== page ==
It’s not the kind of thing anyone wants to see in their neighbourhood.
An impromptu shrine memorializing two (2) young children who met a horrible fate in a middle class, peaceful, suburban community. Cards, flowers and Teddy Bears are starting to amass on the boulevard just outside the reaches of the yellow Police tape cordoning off the crime scene at #3 Coleridge Park Drive in Westwood.
Speculation now abounds regarding the whereabouts of Lisa Gibson (32), the mother of the two deceased children who are believed to have died as a result of intentional drownings. The children’s father, Brian Gibson is believed to have been at work at the time of the tragic incident.
The family residence is but a stones throw from nearby Benjaminson Park, a riverside green space that offers scenic views and easy access to the fast flowing waters of the Assiniboine River. That easy access obviously concerns Police who have expanded the crime scene to include access points to the park. Other reports indicate the WPS Harbour Master and Dive Time have been patrolling the river banks as part of the investigation.
It’s not a hard scenario to imagine.
(When Allyson McConnell drowned her two young sons she subsequently jumped off a busy freeway bridge in an apparent suicide attempt.)
Few people could imagine living with themselves after committing such a heinous criminal act.
The question remains, did Lisa Gibson take a plunge into the frigid, fast flowing waters of the Assiniboine River, or is she being harboured by someone intent on providing her refuge until she finds the courage to face a Police interrogation. Either way, the case will have a tragic outcome.
My true sympathy is reserved for the man in the middle of all this who now struggles to cope with an unquantifiable loss. Lest we forget, when Brian Gibson left for work on Wednesday morning, he was a husband and father of two beautiful children. The utopian life he once led has now been forever altered.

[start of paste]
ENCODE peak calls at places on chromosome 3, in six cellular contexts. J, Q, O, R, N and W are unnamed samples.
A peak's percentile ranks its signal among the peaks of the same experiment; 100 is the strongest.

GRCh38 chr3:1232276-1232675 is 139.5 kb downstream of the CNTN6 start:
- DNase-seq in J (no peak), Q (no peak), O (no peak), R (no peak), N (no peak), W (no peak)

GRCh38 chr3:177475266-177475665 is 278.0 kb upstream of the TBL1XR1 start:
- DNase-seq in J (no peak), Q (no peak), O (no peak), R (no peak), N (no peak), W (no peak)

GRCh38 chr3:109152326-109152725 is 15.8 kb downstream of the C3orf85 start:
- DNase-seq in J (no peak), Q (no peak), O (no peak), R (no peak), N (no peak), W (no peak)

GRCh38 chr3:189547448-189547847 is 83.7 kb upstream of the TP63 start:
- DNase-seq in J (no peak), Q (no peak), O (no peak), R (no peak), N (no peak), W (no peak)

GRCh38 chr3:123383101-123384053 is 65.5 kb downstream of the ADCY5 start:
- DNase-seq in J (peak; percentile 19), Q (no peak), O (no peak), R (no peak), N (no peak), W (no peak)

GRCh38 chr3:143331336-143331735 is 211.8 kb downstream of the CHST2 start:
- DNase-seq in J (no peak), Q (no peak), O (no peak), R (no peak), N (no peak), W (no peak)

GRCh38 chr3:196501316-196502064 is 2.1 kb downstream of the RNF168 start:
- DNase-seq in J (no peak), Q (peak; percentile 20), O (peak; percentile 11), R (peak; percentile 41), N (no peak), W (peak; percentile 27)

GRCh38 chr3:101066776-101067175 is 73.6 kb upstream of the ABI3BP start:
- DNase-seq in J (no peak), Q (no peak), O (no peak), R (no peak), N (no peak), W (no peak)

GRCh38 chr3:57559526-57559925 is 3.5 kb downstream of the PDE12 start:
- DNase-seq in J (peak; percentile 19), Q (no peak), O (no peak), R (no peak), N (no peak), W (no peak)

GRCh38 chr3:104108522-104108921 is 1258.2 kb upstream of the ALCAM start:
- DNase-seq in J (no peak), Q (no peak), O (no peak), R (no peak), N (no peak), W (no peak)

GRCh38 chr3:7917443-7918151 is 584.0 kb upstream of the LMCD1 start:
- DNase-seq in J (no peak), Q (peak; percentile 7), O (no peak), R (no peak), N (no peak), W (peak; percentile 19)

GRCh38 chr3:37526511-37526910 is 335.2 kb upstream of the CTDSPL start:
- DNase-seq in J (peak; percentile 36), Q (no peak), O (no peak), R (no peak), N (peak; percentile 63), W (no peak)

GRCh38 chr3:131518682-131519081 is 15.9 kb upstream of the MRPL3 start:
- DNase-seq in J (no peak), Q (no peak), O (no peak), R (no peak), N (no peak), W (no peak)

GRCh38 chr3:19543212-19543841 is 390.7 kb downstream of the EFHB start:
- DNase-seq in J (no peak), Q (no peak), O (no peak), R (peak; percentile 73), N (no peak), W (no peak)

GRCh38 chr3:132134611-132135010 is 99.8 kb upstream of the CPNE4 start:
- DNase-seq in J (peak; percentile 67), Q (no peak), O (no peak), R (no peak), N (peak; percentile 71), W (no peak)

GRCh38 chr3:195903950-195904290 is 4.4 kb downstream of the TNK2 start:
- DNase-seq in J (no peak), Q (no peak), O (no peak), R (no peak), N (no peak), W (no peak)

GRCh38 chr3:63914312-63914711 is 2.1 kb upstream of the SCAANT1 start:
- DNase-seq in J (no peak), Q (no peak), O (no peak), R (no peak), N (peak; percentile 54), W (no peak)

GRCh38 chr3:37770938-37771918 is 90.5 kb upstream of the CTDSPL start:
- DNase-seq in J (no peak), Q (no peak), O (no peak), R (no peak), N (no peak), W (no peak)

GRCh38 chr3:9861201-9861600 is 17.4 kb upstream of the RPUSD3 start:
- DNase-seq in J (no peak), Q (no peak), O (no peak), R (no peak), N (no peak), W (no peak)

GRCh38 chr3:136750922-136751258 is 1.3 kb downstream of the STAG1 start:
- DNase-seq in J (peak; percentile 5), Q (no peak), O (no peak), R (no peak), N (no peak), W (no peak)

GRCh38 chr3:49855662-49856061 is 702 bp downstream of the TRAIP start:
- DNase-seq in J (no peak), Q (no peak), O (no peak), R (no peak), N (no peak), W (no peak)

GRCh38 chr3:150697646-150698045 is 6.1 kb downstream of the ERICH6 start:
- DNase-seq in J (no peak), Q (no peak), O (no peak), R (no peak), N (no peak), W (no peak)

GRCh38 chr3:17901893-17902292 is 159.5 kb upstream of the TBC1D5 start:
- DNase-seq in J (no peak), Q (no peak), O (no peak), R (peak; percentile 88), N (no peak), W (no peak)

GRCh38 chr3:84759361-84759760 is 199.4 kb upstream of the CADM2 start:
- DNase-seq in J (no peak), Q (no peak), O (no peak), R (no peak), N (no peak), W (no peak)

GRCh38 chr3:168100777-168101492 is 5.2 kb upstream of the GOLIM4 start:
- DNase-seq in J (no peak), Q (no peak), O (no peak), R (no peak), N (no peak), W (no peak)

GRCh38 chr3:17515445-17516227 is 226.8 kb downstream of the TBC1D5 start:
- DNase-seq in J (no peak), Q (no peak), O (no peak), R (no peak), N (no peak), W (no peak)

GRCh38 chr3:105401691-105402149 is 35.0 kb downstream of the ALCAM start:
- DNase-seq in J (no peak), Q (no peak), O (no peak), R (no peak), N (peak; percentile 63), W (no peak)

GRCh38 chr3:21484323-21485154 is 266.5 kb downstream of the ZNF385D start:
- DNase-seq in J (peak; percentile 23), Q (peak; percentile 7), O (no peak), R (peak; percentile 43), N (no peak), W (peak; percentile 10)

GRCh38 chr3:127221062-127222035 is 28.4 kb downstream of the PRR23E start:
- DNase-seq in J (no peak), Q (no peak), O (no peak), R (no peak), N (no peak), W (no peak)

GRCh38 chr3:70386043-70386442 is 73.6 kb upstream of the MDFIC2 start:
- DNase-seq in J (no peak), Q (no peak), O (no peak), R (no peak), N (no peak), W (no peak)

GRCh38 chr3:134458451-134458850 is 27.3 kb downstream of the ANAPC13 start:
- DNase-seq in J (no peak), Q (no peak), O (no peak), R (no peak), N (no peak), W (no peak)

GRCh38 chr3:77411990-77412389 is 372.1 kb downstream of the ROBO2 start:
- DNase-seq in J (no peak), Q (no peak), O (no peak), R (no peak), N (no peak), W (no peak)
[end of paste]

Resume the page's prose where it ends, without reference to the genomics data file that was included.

As I stood by the yellow tape, I engaged in a casual conversation with an inquisitive journalist who asked me how Police Officers cope with attending such disturbing crime scenes. I was grateful for the conversation and the opportunity to provide her with the unadulterated truth, “We don’t cope with it,” I replied, “We just live with it.” “I vividly recall every horrific crime scene I witnessed during my service as a front line Police Officer and later, as a Homicide Detective,” I explained.
Every tragic accident scene, suicide, senseless killing, decapitation, disembowelment and dismemberment. It never leaves you, I assured her. The good news is Police Organizations are starting to figure out you can’t expose human beings to these horrific incidents and simply expect them to suck it up as a hazard of the job. Police Organizations are starting to realize the need for mental health protocol (s) to address the needs of the men and women we expose to these types of events.
As the conversation wound down, I heard a familiar sound in the distance.
“Do you know what that is?” I asked a young camera man standing nearby. “I’m not sure,” he replied. I told him it was a sound only heard during the dog days of summer in Winnipeg. It was the sound of an ice cream truck, speaker blaring to alert neighbourhood children to rob their piggy banks to buy their favourite summer time treat. The same sound that whipped my young daughters into a near frenzy as they ran for the front door with great anticipation and change in hand.
As the truck neared, I was struck by the sadness of two little children who once lived at #3 Coleridge Park Drive who would never get a chance to experience that excitement.
Things like this just shouldn’t happen.